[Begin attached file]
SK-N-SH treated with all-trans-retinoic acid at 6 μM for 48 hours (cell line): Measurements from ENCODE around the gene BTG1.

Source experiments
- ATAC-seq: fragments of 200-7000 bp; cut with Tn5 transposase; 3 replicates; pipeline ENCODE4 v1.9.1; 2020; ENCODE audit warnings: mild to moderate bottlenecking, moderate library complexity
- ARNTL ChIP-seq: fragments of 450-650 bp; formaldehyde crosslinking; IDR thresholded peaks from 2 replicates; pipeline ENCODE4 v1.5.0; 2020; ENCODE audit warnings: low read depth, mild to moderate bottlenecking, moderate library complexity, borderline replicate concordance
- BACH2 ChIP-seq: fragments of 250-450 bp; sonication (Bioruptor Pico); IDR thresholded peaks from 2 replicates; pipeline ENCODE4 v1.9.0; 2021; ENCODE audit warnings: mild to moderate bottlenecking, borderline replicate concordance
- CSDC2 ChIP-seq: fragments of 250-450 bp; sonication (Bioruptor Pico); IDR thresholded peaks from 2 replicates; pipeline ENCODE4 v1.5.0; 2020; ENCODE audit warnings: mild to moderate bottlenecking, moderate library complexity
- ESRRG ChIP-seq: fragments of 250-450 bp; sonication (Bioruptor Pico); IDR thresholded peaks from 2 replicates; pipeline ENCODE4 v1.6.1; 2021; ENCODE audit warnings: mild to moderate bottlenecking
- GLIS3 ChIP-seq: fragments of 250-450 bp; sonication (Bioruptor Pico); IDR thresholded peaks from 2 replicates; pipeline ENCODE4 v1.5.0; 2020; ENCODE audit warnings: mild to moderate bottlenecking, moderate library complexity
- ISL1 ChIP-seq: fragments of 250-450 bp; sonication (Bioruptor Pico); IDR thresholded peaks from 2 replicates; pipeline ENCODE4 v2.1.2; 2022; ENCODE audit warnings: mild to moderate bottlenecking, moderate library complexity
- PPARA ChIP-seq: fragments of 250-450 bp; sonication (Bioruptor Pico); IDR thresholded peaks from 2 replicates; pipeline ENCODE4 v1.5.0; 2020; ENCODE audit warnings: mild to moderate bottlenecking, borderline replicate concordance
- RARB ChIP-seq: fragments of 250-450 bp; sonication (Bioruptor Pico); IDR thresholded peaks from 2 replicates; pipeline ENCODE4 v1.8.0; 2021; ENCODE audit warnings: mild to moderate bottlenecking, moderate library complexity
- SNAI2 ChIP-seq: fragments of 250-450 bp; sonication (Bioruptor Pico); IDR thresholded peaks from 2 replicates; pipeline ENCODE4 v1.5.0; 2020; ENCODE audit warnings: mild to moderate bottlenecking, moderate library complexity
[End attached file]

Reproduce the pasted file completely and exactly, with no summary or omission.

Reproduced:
SK-N-SH treated with all-trans-retinoic acid at 6 μM for 48 hours (cell line): Measurements from ENCODE around the gene BTG1.

Source experiments
- ATAC-seq: fragments of 200-7000 bp; cut with Tn5 transposase; 3 replicates; pipeline ENCODE4 v1.9.1; 2020; ENCODE audit warnings: mild to moderate bottlenecking, moderate library complexity
- ARNTL ChIP-seq: fragments of 450-650 bp; formaldehyde crosslinking; IDR thresholded peaks from 2 replicates; pipeline ENCODE4 v1.5.0; 2020; ENCODE audit warnings: low read depth, mild to moderate bottlenecking, moderate library complexity, borderline replicate concordance
- BACH2 ChIP-seq: fragments of 250-450 bp; sonication (Bioruptor Pico); IDR thresholded peaks from 2 replicates; pipeline ENCODE4 v1.9.0; 2021; ENCODE audit warnings: mild to moderate bottlenecking, borderline replicate concordance
- CSDC2 ChIP-seq: fragments of 250-450 bp; sonication (Bioruptor Pico); IDR thresholded peaks from 2 replicates; pipeline ENCODE4 v1.5.0; 2020; ENCODE audit warnings: mild to moderate bottlenecking, moderate library complexity
- ESRRG ChIP-seq: fragments of 250-450 bp; sonication (Bioruptor Pico); IDR thresholded peaks from 2 replicates; pipeline ENCODE4 v1.6.1; 2021; ENCODE audit warnings: mild to moderate bottlenecking
- GLIS3 ChIP-seq: fragments of 250-450 bp; sonication (Bioruptor Pico); IDR thresholded peaks from 2 replicates; pipeline ENCODE4 v1.5.0; 2020; ENCODE audit warnings: mild to moderate bottlenecking, moderate library complexity
- ISL1 ChIP-seq: fragments of 250-450 bp; sonication (Bioruptor Pico); IDR thresholded peaks from 2 replicates; pipeline ENCODE4 v2.1.2; 2022; ENCODE audit warnings: mild to moderate bottlenecking, moderate library complexity
- PPARA ChIP-seq: fragments of 250-450 bp; sonication (Bioruptor Pico); IDR thresholded peaks from 2 replicates; pipeline ENCODE4 v1.5.0; 2020; ENCODE audit warnings: mild to moderate bottlenecking, borderline replicate concordance
- RARB ChIP-seq: fragments of 250-450 bp; sonication (Bioruptor Pico); IDR thresholded peaks from 2 replicates; pipeline ENCODE4 v1.8.0; 2021; ENCODE audit warnings: mild to moderate bottlenecking, moderate library complexity
- SNAI2 ChIP-seq: fragments of 250-450 bp; sonication (Bioruptor Pico); IDR thresholded peaks from 2 replicates; pipeline ENCODE4 v1.5.0; 2020; ENCODE audit warnings: mild to moderate bottlenecking, moderate library complexity